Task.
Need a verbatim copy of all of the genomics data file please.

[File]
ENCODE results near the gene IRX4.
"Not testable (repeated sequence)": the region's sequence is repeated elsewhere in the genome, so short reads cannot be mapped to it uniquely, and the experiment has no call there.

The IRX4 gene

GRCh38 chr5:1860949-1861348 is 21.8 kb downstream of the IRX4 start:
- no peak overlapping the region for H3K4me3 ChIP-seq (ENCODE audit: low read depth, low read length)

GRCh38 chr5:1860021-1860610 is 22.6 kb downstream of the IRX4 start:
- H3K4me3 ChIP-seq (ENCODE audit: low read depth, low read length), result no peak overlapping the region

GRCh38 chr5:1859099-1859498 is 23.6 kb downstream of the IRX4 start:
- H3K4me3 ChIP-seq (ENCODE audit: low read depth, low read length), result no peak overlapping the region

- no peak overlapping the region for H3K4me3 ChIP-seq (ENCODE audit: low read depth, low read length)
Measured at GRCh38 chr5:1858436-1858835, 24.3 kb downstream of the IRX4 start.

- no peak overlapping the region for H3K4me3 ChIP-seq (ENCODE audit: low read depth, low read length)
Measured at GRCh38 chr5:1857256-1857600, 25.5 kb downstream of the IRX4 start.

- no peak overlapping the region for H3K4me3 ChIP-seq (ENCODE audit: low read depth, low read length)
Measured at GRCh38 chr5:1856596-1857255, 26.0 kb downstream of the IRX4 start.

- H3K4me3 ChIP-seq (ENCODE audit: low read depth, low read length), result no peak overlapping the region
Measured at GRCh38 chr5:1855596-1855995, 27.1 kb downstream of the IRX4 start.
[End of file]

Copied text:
ENCODE results near the gene IRX4.
"Not testable (repeated sequence)": the region's sequence is repeated elsewhere in the genome, so short reads cannot be mapped to it uniquely, and the experiment has no call there.

The IRX4 gene

GRCh38 chr5:1860949-1861348 is 21.8 kb downstream of the IRX4 start:
- no peak overlapping the region for H3K4me3 ChIP-seq (ENCODE audit: low read depth, low read length)

GRCh38 chr5:1860021-1860610 is 22.6 kb downstream of the IRX4 start:
- H3K4me3 ChIP-seq (ENCODE audit: low read depth, low read length), result no peak overlapping the region

GRCh38 chr5:1859099-1859498 is 23.6 kb downstream of the IRX4 start:
- H3K4me3 ChIP-seq (ENCODE audit: low read depth, low read length), result no peak overlapping the region

- no peak overlapping the region for H3K4me3 ChIP-seq (ENCODE audit: low read depth, low read length)
Measured at GRCh38 chr5:1858436-1858835, 24.3 kb downstream of the IRX4 start.

- no peak overlapping the region for H3K4me3 ChIP-seq (ENCODE audit: low read depth, low read length)
Measured at GRCh38 chr5:1857256-1857600, 25.5 kb downstream of the IRX4 start.

- no peak overlapping the region for H3K4me3 ChIP-seq (ENCODE audit: low read depth, low read length)
Measured at GRCh38 chr5:1856596-1857255, 26.0 kb downstream of the IRX4 start.

- H3K4me3 ChIP-seq (ENCODE audit: low read depth, low read length), result no peak overlapping the region
Measured at GRCh38 chr5:1855596-1855995, 27.1 kb downstream of the IRX4 start.